Simon Yarrow, ‘The parable of ends and means, or the sub-optimality of big datasets’

Simon Yarrow

Simon Yarrow

I can only imagine the fulsome attention from historians this book has already attracted stems from the flattery it pays them and the condition it broadly diagnoses.  Surely it can’t be the prescription dispensed. The world is beset with problems of climate change, inequality and governance, and helpless to solve them because it cleaves to fatally myopic institutional configurations of planning and thinking.  The times are crying out for the vision only historians can bring and historians must answer the call, not only to save the world but also if they are to survive the deluge of short-termism that is sweeping through their own backyard. If that is the bold and bracing telos then what is the techne? Here it comes… We must all seduce policy makers with our big datasets. They call this longue durée history. I’ve seen longer. World history, perhaps the most significant historiographical growth area of the past fifty years, receives short shrift, necessarily so if the book’s tendentious argument is to get off the blocks. The new longue durée evoked here is opaque and ubiquitous (the phrase is used roughly 130 times in 125 pages of text). A sort of Jeeves on steroids, it is made to do a lot of carrying work as the ‘once and future method’, the ‘opposite of all those things we are against’ (short time-scales, diversions into identity politics), and the ‘great contender’ to the hegemony of economists.  There is nothing inherently wrong with big data, except that surely it can’t be the only or even the most compelling tool in the historian’s box? My strongest objection to this book is its mischievous muddling (or is it basic misunderstanding?) of intellectual lineages and what they have offered public understanding.  The chief victim is micro-history or rather, a raft of cultural history projects – engaged with race, sex, and gender – that the authors bracket as such. They dismiss micro-historians as victims of ‘unintended consequences’ who stumbled into identity politics after meddling in ‘theories of time and agency’, who ‘killed historical relevance… found themselves… bound up in activist cells… inwardly turned’, and finished up estranged from the University’s mission as ‘guide to public life and possible futures’.

The authors espouse the idea of history alone as addressing ‘a sense of destiny and free will, the counterfactual and utopias’. Curiously, although Braudel’s la longue durée opened new vistas, introduced new, layered temporal scales, and a version of history from below, for all the teeming and diverse populations inhabiting his Mediterranean, Braudel’s stratospheric perspective was too thin to sustain much ‘free will, counterfactual and utopia’. And micro-history was an attempt to improve on the structural deficiencies of the longue durée, not some inverted abandonment of it. Cultural historians have achieved remarkable things by exposing, explaining and repeatedly asserting the discursive work historically embedded in some of the most naturalized assumptions modern generations of the public have about sexuality, gender, class and race. To present the manipulation of big data-sets as the way forward seems incredibly old fashioned in comparison; an echo of and ironic reminder that the most celebrated micro-historian of the 1970s, Emmanuel Le Roy Ladurie was at his least prophetic when he commented that historians of the future will be computer programmers or nothing. The manifesto falters on this failure to acknowledge that micro-history and cliometrics are the stepchildren of la longue durée, one the offspring of its scientific, the other of its literary and philosophical predilections.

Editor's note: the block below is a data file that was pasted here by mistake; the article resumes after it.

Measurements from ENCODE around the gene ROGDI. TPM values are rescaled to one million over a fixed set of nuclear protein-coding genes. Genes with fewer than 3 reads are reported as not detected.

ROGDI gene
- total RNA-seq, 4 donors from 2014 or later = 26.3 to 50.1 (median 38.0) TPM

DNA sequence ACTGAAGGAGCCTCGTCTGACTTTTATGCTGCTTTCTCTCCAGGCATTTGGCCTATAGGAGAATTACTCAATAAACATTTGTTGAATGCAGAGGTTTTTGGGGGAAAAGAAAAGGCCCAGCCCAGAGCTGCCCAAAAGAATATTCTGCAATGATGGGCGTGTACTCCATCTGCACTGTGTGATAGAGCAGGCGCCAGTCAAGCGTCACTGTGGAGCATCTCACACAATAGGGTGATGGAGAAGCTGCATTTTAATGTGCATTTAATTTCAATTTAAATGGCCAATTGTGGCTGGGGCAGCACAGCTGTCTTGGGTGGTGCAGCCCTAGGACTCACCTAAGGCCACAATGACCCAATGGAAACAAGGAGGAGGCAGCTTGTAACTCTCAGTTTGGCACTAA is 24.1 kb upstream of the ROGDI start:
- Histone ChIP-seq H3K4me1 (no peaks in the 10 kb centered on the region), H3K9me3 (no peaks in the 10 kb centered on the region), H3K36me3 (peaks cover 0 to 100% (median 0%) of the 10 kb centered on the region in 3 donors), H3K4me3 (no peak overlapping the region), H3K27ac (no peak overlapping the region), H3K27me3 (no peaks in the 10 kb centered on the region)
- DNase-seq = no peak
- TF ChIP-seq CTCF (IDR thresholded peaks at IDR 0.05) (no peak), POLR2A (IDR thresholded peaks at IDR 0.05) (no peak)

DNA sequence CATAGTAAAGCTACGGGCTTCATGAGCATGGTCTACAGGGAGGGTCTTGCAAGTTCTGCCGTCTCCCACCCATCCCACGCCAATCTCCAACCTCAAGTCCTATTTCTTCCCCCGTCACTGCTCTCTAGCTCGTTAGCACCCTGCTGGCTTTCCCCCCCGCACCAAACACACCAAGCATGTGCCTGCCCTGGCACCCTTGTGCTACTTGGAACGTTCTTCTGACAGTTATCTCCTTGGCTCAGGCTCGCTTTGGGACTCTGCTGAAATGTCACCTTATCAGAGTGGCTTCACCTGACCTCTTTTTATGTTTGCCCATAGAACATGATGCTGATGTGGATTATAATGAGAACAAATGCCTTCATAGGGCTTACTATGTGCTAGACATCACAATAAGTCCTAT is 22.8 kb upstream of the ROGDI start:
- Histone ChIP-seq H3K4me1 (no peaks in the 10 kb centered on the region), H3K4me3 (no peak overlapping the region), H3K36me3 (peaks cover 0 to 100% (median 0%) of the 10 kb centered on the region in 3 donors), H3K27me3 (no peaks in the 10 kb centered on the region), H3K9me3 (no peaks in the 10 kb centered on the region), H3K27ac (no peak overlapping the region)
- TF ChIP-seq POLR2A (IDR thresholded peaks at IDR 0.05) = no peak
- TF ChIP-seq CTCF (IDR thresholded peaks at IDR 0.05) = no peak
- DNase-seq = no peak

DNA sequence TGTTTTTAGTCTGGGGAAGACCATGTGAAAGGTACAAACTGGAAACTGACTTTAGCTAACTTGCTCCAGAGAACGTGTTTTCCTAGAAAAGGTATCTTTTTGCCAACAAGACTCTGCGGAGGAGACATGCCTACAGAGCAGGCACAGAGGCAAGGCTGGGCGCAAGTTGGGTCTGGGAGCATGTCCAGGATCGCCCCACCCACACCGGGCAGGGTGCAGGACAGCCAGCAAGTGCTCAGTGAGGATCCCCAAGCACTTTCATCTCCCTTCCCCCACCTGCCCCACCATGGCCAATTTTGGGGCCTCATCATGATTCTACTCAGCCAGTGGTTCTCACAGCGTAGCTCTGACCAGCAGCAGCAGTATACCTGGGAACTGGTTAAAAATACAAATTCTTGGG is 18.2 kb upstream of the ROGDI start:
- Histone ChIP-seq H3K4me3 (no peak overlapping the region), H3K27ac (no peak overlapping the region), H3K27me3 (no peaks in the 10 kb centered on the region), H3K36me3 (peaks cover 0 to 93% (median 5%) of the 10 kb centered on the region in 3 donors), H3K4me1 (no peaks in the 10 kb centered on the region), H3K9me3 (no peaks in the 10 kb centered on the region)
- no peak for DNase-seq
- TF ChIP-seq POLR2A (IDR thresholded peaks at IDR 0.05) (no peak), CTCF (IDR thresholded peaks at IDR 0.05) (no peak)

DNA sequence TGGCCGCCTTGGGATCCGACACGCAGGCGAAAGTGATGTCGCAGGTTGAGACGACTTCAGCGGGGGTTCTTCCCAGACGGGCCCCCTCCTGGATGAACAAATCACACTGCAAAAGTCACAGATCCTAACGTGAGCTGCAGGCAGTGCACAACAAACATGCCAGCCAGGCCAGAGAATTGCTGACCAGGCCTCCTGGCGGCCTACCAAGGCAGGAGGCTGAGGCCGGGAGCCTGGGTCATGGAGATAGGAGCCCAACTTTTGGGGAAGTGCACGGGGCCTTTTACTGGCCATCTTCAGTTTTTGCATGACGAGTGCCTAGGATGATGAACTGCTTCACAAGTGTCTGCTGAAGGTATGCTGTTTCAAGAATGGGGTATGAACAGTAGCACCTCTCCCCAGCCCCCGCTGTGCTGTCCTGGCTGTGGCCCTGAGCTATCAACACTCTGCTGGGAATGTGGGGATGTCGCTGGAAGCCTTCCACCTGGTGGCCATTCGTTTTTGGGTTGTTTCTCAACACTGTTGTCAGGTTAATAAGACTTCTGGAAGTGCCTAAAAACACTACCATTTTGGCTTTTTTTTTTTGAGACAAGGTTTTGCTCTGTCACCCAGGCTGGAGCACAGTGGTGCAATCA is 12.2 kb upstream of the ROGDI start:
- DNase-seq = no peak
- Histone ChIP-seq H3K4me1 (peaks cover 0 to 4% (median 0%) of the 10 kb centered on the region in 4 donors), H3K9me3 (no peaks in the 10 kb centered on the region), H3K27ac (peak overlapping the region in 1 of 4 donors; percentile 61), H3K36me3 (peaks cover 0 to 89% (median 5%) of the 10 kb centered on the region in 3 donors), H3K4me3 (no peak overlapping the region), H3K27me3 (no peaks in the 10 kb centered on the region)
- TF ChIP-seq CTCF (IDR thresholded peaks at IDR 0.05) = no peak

So how should we proceed? While I’m convinced historians need to engage more with different publics, I’m not sure we alone have the tools for the job, nor am I as sure as others that what we already do in the name of REF and AHRC collaboration, impact, and knowledge transfer are sufficient or the right sort of engagement. Is our public engagement as free of institutional disciplines, templates and metrics, the sets of incentives these engender, and career objectives they usher us along, as it might ideally be for the good of those engagements and ourselves?

At that point of disjuncture between what we say we’re going to do to meet outputs, metrics and deliverables, and what we actually use any funds to do, we might pause for thought. And in our engagements with different publics we might ask how the limitations of professional historians might be overcome through the cooperative process that is part of that engagement. By these means we might define success on our own terms, to borrow a distinction (of the intellectual long durée) made by Aristotle between telos (purpose or goal) and techne (method or technique) and parsed more recently by Alaisdair Macintryre as that difference between ‘goods internal to social practices’ and ‘external goods’ as measured, for example, in REF points.

Which is to suggest that History is nothing if not narrative, and all narrative is the staging of moral drama and only partly, if at all, a measuring exercise. Though it is often seen as a truism, I doubt we can ever know what was for the best in hindsight, and that is probably the truth we should take to heart above all others if we aspire to be activist historians.

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